A commission monitoring $500 billion of coronavirus relief funding produced its first report Monday -- though according to the report, there weren't that many receipts to comb through.
The Treasury Department has so far disbursed only $37.5 billion of the $500 billion carved out in the CARES Act to be used for emergency lending to businesses and state and local governments, according to the report from the Congressional Oversight Commission.
The $37.5 billion was put toward purchasing corporate debt, which will largely benefit big companies.
Of the $500 billion total, $29 billion is available for airlines and $17 billion is available for businesses "critical to maintaining national security," according to the report. No loans have been doled out from that reserved pot of money, nor has any public documentation been released on who the money is going to, the report said.
One of the most anticipated programs the $500 billion will support is the Main Street Lending Program, which will provide loans out to midsize businesses. No money has been disbursed through that program either, the report said.
Appearing Tuesday before the Senate Banking Committee, Treasury Secretary Steven Mnuchin said the department is working to disburse the entire $500 billion fund.
"The only reason I have not allocated it fully is we are just starting to get these facilities up and running," he told committee members. "We want to have a better idea as to which one of the facilities needs more capital as well as the potential for adding additional facilities. So I expect to allocate all of the capital, as needed, as was given to us."
Chairman of the Federal Reserve Jerome Powell, also appearing before the committee, said funds from the Main Street Lending Program should be ready for distribution by the end of May. Powell said the terms for qualification have been revised multiple times in order to include more businesses.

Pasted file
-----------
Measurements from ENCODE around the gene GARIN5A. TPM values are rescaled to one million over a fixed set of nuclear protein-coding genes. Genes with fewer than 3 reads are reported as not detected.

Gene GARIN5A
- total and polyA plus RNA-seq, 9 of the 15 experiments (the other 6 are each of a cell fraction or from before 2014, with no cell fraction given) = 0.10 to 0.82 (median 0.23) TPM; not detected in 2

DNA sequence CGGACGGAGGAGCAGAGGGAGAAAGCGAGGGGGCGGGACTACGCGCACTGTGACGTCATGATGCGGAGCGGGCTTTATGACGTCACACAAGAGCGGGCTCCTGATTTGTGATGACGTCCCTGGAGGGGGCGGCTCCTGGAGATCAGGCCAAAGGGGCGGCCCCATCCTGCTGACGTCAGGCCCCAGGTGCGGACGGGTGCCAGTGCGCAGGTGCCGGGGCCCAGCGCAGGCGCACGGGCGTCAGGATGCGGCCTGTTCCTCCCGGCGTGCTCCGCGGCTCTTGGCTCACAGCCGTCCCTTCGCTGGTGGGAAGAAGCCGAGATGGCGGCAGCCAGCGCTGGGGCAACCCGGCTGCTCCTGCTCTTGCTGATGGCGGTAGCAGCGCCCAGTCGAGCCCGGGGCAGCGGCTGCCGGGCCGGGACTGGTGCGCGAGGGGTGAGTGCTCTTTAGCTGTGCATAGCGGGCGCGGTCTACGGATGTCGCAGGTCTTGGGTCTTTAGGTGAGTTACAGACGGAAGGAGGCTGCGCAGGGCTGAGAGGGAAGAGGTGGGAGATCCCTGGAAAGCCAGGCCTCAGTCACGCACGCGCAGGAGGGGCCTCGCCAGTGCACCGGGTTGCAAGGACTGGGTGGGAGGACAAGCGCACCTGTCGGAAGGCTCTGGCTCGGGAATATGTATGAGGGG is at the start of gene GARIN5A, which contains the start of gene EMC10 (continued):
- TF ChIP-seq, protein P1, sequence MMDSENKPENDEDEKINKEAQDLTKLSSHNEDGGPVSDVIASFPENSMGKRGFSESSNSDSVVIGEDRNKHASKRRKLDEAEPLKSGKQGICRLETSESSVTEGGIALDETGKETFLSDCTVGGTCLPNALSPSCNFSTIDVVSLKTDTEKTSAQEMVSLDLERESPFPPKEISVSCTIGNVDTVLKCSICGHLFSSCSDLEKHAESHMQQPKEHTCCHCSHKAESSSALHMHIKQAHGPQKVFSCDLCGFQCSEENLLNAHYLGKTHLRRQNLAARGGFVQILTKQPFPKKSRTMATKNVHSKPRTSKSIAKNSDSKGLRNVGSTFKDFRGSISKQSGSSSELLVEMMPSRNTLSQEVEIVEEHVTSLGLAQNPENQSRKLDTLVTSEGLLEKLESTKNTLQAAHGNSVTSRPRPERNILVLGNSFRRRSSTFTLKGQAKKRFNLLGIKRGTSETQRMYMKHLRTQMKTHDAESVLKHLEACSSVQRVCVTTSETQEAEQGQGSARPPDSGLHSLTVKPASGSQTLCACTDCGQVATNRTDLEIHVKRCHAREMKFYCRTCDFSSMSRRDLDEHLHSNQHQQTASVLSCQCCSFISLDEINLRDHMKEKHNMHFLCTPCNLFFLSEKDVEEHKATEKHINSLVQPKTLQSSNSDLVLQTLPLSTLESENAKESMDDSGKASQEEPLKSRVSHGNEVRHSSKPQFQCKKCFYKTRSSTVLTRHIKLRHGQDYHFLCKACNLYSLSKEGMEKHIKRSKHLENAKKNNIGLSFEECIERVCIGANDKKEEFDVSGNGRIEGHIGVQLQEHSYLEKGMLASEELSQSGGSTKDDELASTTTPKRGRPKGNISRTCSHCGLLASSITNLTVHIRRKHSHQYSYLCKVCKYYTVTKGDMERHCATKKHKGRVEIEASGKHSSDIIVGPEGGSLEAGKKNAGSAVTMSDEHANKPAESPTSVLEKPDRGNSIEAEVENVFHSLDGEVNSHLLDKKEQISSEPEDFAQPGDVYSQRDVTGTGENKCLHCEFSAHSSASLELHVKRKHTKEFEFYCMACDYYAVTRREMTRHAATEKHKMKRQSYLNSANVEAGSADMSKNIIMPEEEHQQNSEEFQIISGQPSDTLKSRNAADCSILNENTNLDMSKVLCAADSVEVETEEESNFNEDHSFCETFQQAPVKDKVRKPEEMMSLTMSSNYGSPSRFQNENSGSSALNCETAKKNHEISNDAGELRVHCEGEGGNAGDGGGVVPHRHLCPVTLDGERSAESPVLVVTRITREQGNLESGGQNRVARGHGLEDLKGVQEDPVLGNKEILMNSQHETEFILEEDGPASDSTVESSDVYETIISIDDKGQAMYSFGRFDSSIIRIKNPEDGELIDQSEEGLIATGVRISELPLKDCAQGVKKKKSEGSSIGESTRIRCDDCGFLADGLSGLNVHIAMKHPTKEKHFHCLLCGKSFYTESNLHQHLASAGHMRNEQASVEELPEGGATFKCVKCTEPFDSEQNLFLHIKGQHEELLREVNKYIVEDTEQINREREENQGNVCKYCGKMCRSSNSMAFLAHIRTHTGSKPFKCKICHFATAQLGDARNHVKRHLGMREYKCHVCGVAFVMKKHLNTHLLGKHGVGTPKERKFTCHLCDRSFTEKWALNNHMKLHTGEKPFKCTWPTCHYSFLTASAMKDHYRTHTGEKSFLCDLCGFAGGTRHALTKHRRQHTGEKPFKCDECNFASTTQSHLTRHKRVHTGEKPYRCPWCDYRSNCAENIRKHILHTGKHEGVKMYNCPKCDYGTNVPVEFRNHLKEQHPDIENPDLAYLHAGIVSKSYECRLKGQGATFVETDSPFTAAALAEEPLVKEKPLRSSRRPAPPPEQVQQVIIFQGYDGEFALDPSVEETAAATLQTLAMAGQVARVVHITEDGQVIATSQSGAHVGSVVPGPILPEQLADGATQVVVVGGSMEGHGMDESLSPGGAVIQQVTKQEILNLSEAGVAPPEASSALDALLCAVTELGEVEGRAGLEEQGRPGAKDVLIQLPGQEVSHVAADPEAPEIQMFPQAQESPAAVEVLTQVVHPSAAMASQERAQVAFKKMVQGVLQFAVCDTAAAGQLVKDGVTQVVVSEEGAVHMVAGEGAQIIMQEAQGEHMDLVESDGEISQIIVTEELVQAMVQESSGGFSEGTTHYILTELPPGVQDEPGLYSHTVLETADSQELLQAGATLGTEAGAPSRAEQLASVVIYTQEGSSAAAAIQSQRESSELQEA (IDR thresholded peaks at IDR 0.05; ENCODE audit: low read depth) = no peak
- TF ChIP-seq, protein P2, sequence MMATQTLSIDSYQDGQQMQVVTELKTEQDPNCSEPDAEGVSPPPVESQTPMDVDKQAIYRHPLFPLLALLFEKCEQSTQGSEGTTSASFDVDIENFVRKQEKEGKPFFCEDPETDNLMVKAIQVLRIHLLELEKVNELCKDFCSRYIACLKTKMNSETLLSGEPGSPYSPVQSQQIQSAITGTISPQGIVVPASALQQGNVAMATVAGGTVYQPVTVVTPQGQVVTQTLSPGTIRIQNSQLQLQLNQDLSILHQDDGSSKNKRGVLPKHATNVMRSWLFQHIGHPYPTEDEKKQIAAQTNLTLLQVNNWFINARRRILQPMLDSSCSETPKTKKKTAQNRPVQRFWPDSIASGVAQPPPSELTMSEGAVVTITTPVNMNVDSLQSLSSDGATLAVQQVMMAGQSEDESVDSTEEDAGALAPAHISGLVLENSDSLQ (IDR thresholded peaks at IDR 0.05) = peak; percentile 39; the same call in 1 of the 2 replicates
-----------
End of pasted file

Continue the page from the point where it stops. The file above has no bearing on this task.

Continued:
The Congressional Oversight Commission, created by the $2 trillion CARES Act passed in late March, will issue a report every 30 days.
So far, though, the commission's work has been impeded by the delayed appointment of a leader, which would allow the members to proceed with hiring staff and arranging meetings. The commission members so far include Reps. French Hill, Republican of Arkansas, and Donna Shalala, Democrat of Florida, as well as Sen. Pat Toomey, Republican of Pennsylvania, and Bharat Ramamurti, a senior Democratic aide who formerly worked on oversight for Democratic Sen. Elizabeth Warren's office.
The fifth member of the commission, its leader, will be picked jointly by Senate Majority Leader Mitch McConnell and House Minority Leader Nancy Pelosi. Asked about the delay on Monday, neither office provided any update on the timeline for their decision.
On May 5, Pelosi said she was "waiting to hear back" from McConnell about their pick.
"We're having conversations. We're going back and forth and hopefully we'll have a decision soon," she told reporters.
Despite the incomplete staffing, the first report served as an initial blueprint for the commission's next few years. The report framed how the country got to this point, what steps the government has taken to address it, and where oversight of the money will be necessary.
At the root of it all, the commission wrote, are two main questions: What are the Treasury and the Fed doing with the $500 billion of taxpayer money, and who is that money helping?
The commission should have plenty to dig into once funds begin to be disbursed. The Federal Reserve has already committed to releasing monthly reports on the names and amounts borrowed by each lending facility created by the $500 billion.
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According to commission member Ramamurti, once the commission knows who is and is not getting support, and on what terms, the most important next step will be tracking what companies do with that support.
"What kinds of decisions do they make? And do we think that it was a good use of the public's money to support a company in those kinds of acts?" Ramamurti told ABC News in late April.
But first, the money will need to be disbursed.
According to the report, the Treasury has already accepted applications from airline companies and companies critical to maintaining the country's national security, both of which were due a few weeks ago.
"The Treasury has received applications for these loans and is in the process of reviewing them," the report said.
ABC News' Matthew Vann contributed to this report.
Editor's Note: This story has been updated with comments from Treasury Secretary Steven Mnuchin and Fed Chairman Jerome Powell.
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